• Benefits are the money saved on libraries and

local resources

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Applications

• Just about any application that can be run

locally can be run in the cloud

• Google Docs and Gmail are examples of

applications that were previously run locally but are now run in the cloud

• Benefit is the savings on software and

maintenance

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Platforms, Integrations and Testing

• This is an important aspect of cloud

computing that only developers, consultants and IT staff seem to appreciate

• We can use the cloud to deploy and test

solutions before we deploy them to your network

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Security

• Anti-virus, threat detection and other security

functions can be handled in the cloud

• Emails can be filtered at a host site and infected

or suspicious emails can be quarantined before they ever reach your computer

• Benefits include cost savings and peace of mind • Possible drawbacks are data availability and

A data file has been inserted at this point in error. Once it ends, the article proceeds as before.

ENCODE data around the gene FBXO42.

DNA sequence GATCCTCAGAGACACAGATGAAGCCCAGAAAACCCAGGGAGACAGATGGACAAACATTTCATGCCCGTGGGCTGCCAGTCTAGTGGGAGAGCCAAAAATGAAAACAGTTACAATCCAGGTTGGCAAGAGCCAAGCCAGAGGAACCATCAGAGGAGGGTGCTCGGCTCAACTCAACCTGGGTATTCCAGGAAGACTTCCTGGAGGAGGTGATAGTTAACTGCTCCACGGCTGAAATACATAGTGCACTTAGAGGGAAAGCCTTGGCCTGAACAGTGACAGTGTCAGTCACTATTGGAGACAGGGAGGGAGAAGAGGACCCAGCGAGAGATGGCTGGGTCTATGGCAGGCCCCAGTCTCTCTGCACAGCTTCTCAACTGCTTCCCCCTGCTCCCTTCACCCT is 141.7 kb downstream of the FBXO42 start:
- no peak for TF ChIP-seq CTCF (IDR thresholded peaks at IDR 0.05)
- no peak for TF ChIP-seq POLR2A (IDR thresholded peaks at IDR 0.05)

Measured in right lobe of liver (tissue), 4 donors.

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Infrastructure

• Some day you may work in an office without

“computers”

• A keyboard and monitor may someday be all

you need to connect to the Internet and do all of the things you currently do at your

workstations

• The potential to save money is huge but you

are really at the mercy of your infrastructure and Internet providers

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Cost of Hardware

• In the world of technology everything costs

money – servers, workstations, software, databases, etc.

• Cloud computing allows you to spend less

money on these items, especially hardware

• Online backup means you are spending less on

storage

• Online databases mean you might not have to

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Easy Expansion

• Today when you add an employee, you have

to purchase a new workstation for them, purchase additional software licenses, etc.

• In the cloud, you just tell your provider you

have a new employee and within minutes